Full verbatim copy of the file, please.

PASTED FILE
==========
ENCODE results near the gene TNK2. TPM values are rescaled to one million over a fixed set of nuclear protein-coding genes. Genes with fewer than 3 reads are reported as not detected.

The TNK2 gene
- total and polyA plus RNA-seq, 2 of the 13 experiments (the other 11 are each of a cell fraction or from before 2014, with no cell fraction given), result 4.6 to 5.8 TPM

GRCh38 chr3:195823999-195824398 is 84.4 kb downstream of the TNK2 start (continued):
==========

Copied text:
ENCODE results near the gene TNK2. TPM values are rescaled to one million over a fixed set of nuclear protein-coding genes. Genes with fewer than 3 reads are reported as not detected.

The TNK2 gene
- total and polyA plus RNA-seq, 2 of the 13 experiments (the other 11 are each of a cell fraction or from before 2014, with no cell fraction given), result 4.6 to 5.8 TPM

GRCh38 chr3:195823999-195824398 is 84.4 kb downstream of the TNK2 start (continued):